United States Lines was an American transatlantic shipping company that operated cargo services from 1921 to 1989, and ocean liners until 1969—most famously, the SS United States. The lines became well known in the 1920s when two valiant historic rescues were made using their ships', the SS President Roosevelt in 1926, and the SS America in 1929 by Captain George Fried.
The company was formed with three ships from the tonnage of the failed United States Mail Steamship Company. Two of the ships, the America and George Washington, were originally German vessels that had been seized during World War I and kept as reparations. Both the America and George Washington made New York–Bremen runs, while the Centennial State ran from New York to London. One of the founders was Kermit Roosevelt, son of U.S. President Theodore Roosevelt.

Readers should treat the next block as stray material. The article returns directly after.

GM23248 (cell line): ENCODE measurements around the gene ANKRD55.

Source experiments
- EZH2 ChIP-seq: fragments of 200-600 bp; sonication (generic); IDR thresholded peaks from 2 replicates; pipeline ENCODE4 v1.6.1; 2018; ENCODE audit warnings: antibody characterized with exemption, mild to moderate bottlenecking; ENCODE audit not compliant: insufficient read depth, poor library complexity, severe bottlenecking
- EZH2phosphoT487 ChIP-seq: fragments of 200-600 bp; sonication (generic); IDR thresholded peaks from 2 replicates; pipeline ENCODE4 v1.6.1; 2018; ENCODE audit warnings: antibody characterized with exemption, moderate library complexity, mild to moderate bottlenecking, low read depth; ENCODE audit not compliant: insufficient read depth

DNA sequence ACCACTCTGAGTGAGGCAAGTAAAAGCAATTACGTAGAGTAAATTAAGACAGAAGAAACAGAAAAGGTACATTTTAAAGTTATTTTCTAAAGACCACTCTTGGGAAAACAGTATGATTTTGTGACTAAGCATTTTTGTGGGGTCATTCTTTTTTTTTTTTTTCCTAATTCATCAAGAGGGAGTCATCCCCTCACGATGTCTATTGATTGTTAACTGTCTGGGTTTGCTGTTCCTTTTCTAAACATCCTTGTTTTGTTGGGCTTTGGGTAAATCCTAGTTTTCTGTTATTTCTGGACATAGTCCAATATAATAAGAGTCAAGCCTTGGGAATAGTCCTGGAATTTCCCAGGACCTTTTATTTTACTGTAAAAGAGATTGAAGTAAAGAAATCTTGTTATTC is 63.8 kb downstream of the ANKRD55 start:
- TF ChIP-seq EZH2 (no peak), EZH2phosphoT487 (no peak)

Additional ships were acquired in 1922 and renamed after various U.S. presidents. The 52,000 ton Leviathan, formerly the Vaterland and one of the largest liners in the world, was acquired in 1923.
Throughout the 1920s, the line accumulated debt, and in March 1929, the line was sold to P.W. Chapman Company, and reorganized as the "United States Lines Inc." of Delaware. The stock market crash made matters worse, and in 1931, the remaining ships were sold to "United States Lines Company" of Nevada. Later in 1931, United States Lines was acquired by the Roosevelt International Mercantile Marine Company, which had been formed earlier in the year from the merger of the Roosevelt Steamship Company and International Mercantile Marine Co..